There will be a roundtable discussion in the Lower House (Netherlands) about the sustainability of our food system. Good news for anyone hoping for a more sustainable food policy, you might think. However, there is some criticism about the content of the interview. Making our food more sustainable Good news for anyone who thinks politics should be more concerned with the sustainability of our food system. The permanent Parliamentary Committee on Agriculture, Nature and Food Quality is drawing up a whole afternoon this afternoon for a roundtable discussion on 'sustainable and healthy choices for consumption'. The committee will discuss with no less than fourteen experts about the promotion of healthy choice, food waste, the role of agriculture and food policy in general. The hearing offers a unique opportunity to impress MPs on the need to really make a living from a sustainable food policy. But is that going to happen next Thursday? I have my doubts. I already read the position papers of the speakers and noted three notable misconceptions that the committee could mistakenly see as the way forward. I will discuss them below, but will also pay attention to the bright spots that I found in a number of contributions - points of light that point the way forward to an actual change. The government should not interfere too directly with a sustainable food policy A striking number of speakers embrace the concept of the food transition as the way to a more sustainable food system. Such a food transition is a 'bottom-up movement', in which the government needs to do nothing more than connect food entrepreneurs, train professionals and 'organize' transition tables. Remarkably enough, PBL Netherlands Bureau for the Environment (PBL) has questioned this approach and states that 'at present there are no measurable trends showing that the goals will be taken from the transition agenda'. The PBL states that the trend can only be reversed if we realize that 'painful' choices are made. Sustainability is not a technical, but a political problem; the government has a 'key position' in this. If the consumer makes sustainable choices, then the food system will automatically become sustainable Consumption sociologist Hans Dagevos joins in and complains that politics issues issues such as eating less meat too quickly as 'sensitive' or 'controversial' and does not dare to take effective measures. Conclusion: recognize that sustainability is a political, not a technical problem, and do not get away from the political choices that go with it. Consumers are the most important players in the chain Many speakers have a firm confidence in the ability of consumers to send the food system in the right direction. If the consumer makes sustainable choices, the thought seems to be, then the food system will become sustainable. The speakers are wary of 'restricting freedom of choice' in the case of food and state that 'sustainable and healthy choices are not programmed in the same way as with sustainable energy.' Fortunately, among the speakers there are also critics of this approach. For example, Lucas Simons of New Foresight states that it is an 'illusion' to think that the consumer will bring about the transition. He argues for a more active government to send the consumer in the right direction. Anyone who seeks pleas for strong government control is strikingly not with transition experts, but with health scientists such as Maartje Poelman from Utrecht University. Poelman states that 'structural, universal (preventive) measures aimed at the entire population (for example, reducing salt content in soup, a soda tax) lead to more health gains than an approach in which the individual's own responsibility is central (eg individual dietary advice). "Conclusion: set the standard for the consumer's sovereignty: let companies and government restrict and control choices. Sustainable food  is a niche product for a limited group of consumers Perhaps it is because no lawyers have been invited, but in the position papers I find little sense of the way in which competition law makes sustainability more difficult. Competition law is based on an economical worldview in which consumers and producers always find each other in a perfectly competitive market with complete information. This has led to the current situation, in which sustainable food is a niche product for a limited group of consumers, who pay a bit more for a product that is often only a bit more sustainable ('fair trade', 'better life', etc.). Who wants the market to do more, agreements between companies must be allowed. However, competition law is mainly concerned with consumers; not about the  environment or animal welfare. The government sent a bill to the Council of State two weeks ago to circumvent the competition rules through a kind of generally binding declaration of sustainability agreements between companies. But the bar for this is high and it is questionable whether such legal measures will not meet with objections from Brussels. Conclusion: the sustainability of our food requires a review of competition law and its interpretation by the national and European cartel watchdogs. Let's take stock: this hearing offers a unique opportunity to get the Lower House to understand the need to change our food system. But I think that most participants in the conversation have too great faith in the invisible hand of the market, the opportunities of new technology and the possibilities of a 'bottom-up' food transition. This brings with it the danger that the committee members see this hearing as an encouragement to lean back and let society do the work. However, those who look at the position papers with a sharp eye will see that there is an undercurrent that does not go along with this discourse. These are the people who argue for an agricultural policy towards a food policy, which show that market parties are trapped in profit-driven behavior and that show that most consumers do not come to a healthy choice on their own. It is also the people who argue most clearly for a government that actively and compellingly acts where necessary, and steering and facilitating where possible. For such an active attitude we need MPs who sit on the edge of their seats and realize that they themselves have the key to a better food system. By: Herman Lelieveldt All about Agri & gardening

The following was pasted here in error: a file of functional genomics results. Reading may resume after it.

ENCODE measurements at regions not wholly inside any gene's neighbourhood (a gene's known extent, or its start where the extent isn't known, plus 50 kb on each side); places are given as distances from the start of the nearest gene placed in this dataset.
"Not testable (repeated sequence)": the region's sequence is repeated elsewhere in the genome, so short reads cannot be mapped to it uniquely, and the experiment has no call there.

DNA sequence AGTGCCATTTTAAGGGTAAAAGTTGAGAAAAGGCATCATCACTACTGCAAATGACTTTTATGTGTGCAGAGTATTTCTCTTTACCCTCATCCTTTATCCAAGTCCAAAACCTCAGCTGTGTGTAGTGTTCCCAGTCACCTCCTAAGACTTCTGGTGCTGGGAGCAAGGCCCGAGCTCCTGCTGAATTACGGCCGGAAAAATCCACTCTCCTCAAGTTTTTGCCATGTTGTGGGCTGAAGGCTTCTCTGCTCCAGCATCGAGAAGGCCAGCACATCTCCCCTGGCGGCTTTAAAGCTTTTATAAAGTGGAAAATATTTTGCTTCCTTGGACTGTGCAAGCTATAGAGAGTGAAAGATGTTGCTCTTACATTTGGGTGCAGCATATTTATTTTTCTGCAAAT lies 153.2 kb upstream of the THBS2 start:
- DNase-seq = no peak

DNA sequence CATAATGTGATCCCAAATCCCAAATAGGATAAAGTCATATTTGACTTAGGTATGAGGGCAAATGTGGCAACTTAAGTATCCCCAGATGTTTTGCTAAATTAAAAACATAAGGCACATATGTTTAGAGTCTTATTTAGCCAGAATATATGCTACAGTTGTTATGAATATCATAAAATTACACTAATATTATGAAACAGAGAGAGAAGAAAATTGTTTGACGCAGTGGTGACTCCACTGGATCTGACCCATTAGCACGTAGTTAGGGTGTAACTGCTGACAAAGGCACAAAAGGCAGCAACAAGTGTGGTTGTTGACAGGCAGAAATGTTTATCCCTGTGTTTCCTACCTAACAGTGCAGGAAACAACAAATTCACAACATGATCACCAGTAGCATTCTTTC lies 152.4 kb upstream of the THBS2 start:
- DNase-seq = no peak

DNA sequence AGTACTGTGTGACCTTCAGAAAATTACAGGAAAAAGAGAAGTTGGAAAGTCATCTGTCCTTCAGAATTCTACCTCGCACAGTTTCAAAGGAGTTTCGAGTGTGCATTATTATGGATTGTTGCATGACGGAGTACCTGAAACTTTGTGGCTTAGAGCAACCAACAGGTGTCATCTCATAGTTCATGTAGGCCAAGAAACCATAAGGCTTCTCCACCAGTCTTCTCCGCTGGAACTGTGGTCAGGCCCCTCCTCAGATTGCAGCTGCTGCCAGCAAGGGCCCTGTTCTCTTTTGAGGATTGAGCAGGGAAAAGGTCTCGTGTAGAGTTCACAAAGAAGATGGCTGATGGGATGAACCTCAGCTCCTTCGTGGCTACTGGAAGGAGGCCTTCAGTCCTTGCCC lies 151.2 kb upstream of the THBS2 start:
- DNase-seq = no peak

Good Food: Agriculture And Food Policy. Enforce Sustainable
Good Food: Agriculture And Food Policy. Enforce Sustainable
Agri & Gardening

Growing food, either commercially or as a hobby is one of the most satisfying things you can do. It is however not without challenges. Protection against natural or man-made threats, irrigation or other treatments of the soil has to be done with care.

Agriculture is the process of producing food, feed, fibre and many other desired products by the cultivation of certain plants. The practice of agriculture is also known as ‘farming’, while scientists, inventors and others devoted to improving farming methods and implements are also said to be engaged in agriculture.
Subsistence farming; who farms a small area with limited resource inputs, and produces only enough food to meet the needs of his/her family. At the other end is commercial intensive agriculture, including industrial agriculture. Such farming involves large fields, large resource inputs (pesticides, fertilizers, etc.), and a high level of mechanization.

Nowadays, critical attention is given to industrial agriculture. Alternatives are proposed such as regenerative agriculture, the use of drones, smart techniques and blockchain. The use of fertilizer and water in large quantities is also criticized. The risks of monocultures are large and in combination with the depletion of agricultural land, the reduction of insects and climate change, it is necessary to change our view on industrial agriculture and growing crops.

If there was an urge to come up with a sustainable way of agriculture and gardening solutions and share these topics globally it’s now! WhatsOrb Global Sustainability X-change Platform is for you, storytellers and influencers to write about tiny houses, your experiences and expectations for the future at home and globally.